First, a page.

Salt-tolerant endophytic bacterium Enterobacter ludwigii B30 enhance bermudagrass growth under salt stress by modulating plant physiology and changing rhizosphere and root bacterial community

Front Plant Sci. 2022 Aug 2;13:959427. doi: 10.3389/fpls.2022.959427. eCollection 2022.


Osmotic and ionic induced salt stress suppresses plant growth. In a previous study, Enterobacter ludwigii B30, isolated from Paspalum vaginatum, improved seed germination, root length, and seedling length of bermudagrass (Cynodon dactylon) under salt stress. In this study, E. ludwigii B30 application improved fresh weight and dry weight, carotenoid and chlorophyll levels, catalase and superoxide dismutase activities, indole acetic acid content and K+ concentration. Without E. ludwigii B30 treatment, bermudagrass under salt stress decreased malondialdehyde and proline content, Y(NO) and Y(NPQ), Na+ concentration, 1-aminocyclopropane-1-carboxylate, and abscisic acid content. After E. ludwigii B30 inoculation, bacterial community richness and diversity in the rhizosphere increased compared with the rhizosphere adjacent to roots under salt stress. Turf quality and carotenoid content were positively correlated with the incidence of the phyla Chloroflexi and Fibrobacteres in rhizosphere soil, and indole acetic acid (IAA) level was positively correlated with the phyla Actinobacteria and Chloroflexi in the roots. Our results suggest that E. ludwigii B30 can improve the ability of bermudagrass to accumulate biomass, adjust osmosis, improve photosynthetic efficiency and selectively absorb ions for reducing salt stress-induced injury, while changing the bacterial community structure of the rhizosphere and bermudagrass roots. They also provide a foundation for understanding how the bermudagrass rhizosphere and root microorganisms respond to endophyte inoculation.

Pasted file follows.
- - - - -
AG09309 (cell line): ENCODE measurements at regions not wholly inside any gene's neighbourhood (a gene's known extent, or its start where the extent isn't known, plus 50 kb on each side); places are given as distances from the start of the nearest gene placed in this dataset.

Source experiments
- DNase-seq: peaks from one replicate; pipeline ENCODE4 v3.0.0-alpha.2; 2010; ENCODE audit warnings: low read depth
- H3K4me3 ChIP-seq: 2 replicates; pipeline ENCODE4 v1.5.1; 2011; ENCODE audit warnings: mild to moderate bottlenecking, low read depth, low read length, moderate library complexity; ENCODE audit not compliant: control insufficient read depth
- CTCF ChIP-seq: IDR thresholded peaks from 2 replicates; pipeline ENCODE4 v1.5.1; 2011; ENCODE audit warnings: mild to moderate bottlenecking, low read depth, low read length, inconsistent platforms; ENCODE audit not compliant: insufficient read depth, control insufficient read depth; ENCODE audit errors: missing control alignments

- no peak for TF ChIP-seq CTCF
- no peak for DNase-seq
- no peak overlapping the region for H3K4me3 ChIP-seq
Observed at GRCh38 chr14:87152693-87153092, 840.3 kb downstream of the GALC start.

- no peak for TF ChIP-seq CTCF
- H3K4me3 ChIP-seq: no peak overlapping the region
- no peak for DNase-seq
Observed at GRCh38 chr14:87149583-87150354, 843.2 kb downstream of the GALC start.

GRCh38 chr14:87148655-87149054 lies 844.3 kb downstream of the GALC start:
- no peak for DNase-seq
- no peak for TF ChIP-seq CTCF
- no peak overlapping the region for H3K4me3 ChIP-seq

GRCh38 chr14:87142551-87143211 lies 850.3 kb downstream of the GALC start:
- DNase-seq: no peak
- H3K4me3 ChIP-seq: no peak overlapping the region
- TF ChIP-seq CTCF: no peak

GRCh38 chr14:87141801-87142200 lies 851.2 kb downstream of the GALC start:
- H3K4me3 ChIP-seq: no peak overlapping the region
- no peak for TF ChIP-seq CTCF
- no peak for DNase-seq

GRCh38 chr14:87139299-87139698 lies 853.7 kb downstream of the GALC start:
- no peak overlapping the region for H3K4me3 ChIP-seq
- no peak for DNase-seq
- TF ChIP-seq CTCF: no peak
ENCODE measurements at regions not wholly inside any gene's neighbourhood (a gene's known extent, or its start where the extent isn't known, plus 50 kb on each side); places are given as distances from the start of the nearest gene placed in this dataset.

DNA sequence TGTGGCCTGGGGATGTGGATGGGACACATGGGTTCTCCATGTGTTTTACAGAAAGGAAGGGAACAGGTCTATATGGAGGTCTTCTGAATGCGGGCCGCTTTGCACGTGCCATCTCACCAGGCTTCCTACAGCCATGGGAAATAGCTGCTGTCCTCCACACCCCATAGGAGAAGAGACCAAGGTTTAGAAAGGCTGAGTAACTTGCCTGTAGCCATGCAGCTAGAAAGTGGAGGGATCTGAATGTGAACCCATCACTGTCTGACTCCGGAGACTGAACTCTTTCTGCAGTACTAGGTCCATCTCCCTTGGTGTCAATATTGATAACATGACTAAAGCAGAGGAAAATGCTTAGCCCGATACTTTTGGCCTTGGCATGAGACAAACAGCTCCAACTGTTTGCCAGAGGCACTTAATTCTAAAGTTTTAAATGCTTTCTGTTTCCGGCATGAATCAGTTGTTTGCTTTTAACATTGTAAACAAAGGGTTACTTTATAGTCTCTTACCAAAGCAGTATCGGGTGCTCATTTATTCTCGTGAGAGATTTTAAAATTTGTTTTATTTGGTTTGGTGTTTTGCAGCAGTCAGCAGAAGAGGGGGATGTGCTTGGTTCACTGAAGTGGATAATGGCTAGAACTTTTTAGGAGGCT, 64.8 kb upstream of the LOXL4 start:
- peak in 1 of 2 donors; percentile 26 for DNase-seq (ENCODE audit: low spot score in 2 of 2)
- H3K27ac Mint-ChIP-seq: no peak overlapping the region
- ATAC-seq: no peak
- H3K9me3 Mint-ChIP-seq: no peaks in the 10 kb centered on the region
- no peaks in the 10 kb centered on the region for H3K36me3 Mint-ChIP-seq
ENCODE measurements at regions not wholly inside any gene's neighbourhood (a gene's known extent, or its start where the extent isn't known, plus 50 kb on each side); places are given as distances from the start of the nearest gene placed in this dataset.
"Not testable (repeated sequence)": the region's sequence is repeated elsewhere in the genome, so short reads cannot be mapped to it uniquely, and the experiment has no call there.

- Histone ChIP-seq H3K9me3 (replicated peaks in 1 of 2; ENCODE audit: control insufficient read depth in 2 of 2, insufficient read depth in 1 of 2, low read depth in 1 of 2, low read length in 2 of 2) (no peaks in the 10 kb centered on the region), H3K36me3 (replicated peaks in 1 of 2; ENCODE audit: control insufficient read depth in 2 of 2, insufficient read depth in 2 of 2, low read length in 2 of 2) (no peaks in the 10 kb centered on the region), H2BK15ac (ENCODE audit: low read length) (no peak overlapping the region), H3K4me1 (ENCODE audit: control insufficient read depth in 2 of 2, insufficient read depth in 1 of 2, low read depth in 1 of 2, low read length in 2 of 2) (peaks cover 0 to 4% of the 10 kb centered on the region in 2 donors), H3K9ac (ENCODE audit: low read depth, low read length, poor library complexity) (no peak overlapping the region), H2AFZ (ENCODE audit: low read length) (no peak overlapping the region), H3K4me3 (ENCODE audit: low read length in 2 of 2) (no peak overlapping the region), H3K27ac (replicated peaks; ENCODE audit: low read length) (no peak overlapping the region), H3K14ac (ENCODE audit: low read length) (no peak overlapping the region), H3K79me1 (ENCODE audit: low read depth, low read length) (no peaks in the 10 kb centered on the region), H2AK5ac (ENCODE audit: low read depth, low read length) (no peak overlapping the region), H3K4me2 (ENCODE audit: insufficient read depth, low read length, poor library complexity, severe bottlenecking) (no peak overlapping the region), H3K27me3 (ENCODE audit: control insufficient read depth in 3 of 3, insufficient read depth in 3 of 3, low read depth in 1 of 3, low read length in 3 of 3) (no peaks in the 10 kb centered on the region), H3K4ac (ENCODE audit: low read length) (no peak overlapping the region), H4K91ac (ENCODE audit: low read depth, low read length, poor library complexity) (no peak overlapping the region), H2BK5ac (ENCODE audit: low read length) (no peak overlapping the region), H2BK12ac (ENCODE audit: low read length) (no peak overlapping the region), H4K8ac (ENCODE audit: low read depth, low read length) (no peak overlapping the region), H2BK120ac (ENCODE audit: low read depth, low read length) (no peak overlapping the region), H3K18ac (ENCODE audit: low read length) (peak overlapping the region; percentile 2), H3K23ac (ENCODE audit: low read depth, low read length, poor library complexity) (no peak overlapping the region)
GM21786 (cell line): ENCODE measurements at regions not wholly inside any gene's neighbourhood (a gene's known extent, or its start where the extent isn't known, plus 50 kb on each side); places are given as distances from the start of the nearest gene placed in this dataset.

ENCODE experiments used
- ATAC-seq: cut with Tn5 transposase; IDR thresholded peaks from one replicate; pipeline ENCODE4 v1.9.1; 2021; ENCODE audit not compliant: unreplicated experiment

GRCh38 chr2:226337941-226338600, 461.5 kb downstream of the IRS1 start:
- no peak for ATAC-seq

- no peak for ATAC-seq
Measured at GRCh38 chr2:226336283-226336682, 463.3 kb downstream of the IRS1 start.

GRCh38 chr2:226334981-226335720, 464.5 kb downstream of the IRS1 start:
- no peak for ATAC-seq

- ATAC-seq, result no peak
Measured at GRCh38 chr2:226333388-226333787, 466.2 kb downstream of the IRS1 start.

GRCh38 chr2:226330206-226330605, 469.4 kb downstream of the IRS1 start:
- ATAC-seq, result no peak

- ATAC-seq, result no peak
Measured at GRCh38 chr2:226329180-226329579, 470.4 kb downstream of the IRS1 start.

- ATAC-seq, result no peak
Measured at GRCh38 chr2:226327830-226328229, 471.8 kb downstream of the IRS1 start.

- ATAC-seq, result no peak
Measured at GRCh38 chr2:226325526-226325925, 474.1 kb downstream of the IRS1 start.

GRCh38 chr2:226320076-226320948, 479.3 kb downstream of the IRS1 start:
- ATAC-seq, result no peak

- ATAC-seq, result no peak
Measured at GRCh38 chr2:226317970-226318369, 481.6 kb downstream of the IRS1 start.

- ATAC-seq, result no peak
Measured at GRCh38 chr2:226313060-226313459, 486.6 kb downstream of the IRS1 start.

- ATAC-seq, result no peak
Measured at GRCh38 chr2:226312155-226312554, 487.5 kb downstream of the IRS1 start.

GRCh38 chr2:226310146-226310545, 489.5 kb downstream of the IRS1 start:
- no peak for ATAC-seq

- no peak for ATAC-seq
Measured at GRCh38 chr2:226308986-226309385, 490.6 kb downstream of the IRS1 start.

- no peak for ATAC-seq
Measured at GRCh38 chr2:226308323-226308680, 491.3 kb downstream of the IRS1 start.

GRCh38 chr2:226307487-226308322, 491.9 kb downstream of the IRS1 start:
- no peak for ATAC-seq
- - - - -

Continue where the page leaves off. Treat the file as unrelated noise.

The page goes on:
PMID:35982708 | PMC:PMC9380843 | DOI:10.3389/fpls.2022.959427


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